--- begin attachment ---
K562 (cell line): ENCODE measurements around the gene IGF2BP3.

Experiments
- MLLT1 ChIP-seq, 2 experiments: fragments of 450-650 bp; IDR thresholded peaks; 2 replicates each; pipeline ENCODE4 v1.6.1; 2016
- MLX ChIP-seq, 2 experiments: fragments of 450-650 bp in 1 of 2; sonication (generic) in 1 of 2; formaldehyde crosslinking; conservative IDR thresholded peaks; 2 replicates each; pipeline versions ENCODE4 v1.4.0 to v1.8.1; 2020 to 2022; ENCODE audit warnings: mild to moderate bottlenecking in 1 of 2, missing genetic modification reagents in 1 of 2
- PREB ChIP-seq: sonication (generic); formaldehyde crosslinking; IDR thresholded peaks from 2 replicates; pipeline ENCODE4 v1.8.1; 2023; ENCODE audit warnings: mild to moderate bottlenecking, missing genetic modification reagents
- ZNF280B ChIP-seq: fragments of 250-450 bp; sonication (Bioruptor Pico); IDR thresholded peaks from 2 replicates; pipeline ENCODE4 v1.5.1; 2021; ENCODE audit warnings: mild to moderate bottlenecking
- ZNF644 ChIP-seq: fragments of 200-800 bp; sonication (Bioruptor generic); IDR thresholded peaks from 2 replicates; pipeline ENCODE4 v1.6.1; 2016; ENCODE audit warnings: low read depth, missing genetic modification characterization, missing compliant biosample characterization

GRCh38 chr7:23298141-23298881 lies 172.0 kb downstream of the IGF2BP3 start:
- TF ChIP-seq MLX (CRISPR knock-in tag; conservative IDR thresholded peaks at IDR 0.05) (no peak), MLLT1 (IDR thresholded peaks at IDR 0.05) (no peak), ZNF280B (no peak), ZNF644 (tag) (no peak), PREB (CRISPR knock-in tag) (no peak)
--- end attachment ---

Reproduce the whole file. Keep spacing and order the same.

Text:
K562 (cell line): ENCODE measurements around the gene IGF2BP3.

Experiments
- MLLT1 ChIP-seq, 2 experiments: fragments of 450-650 bp; IDR thresholded peaks; 2 replicates each; pipeline ENCODE4 v1.6.1; 2016
- MLX ChIP-seq, 2 experiments: fragments of 450-650 bp in 1 of 2; sonication (generic) in 1 of 2; formaldehyde crosslinking; conservative IDR thresholded peaks; 2 replicates each; pipeline versions ENCODE4 v1.4.0 to v1.8.1; 2020 to 2022; ENCODE audit warnings: mild to moderate bottlenecking in 1 of 2, missing genetic modification reagents in 1 of 2
- PREB ChIP-seq: sonication (generic); formaldehyde crosslinking; IDR thresholded peaks from 2 replicates; pipeline ENCODE4 v1.8.1; 2023; ENCODE audit warnings: mild to moderate bottlenecking, missing genetic modification reagents
- ZNF280B ChIP-seq: fragments of 250-450 bp; sonication (Bioruptor Pico); IDR thresholded peaks from 2 replicates; pipeline ENCODE4 v1.5.1; 2021; ENCODE audit warnings: mild to moderate bottlenecking
- ZNF644 ChIP-seq: fragments of 200-800 bp; sonication (Bioruptor generic); IDR thresholded peaks from 2 replicates; pipeline ENCODE4 v1.6.1; 2016; ENCODE audit warnings: low read depth, missing genetic modification characterization, missing compliant biosample characterization

GRCh38 chr7:23298141-23298881 lies 172.0 kb downstream of the IGF2BP3 start:
- TF ChIP-seq MLX (CRISPR knock-in tag; conservative IDR thresholded peaks at IDR 0.05) (no peak), MLLT1 (IDR thresholded peaks at IDR 0.05) (no peak), ZNF280B (no peak), ZNF644 (tag) (no peak), PREB (CRISPR knock-in tag) (no peak)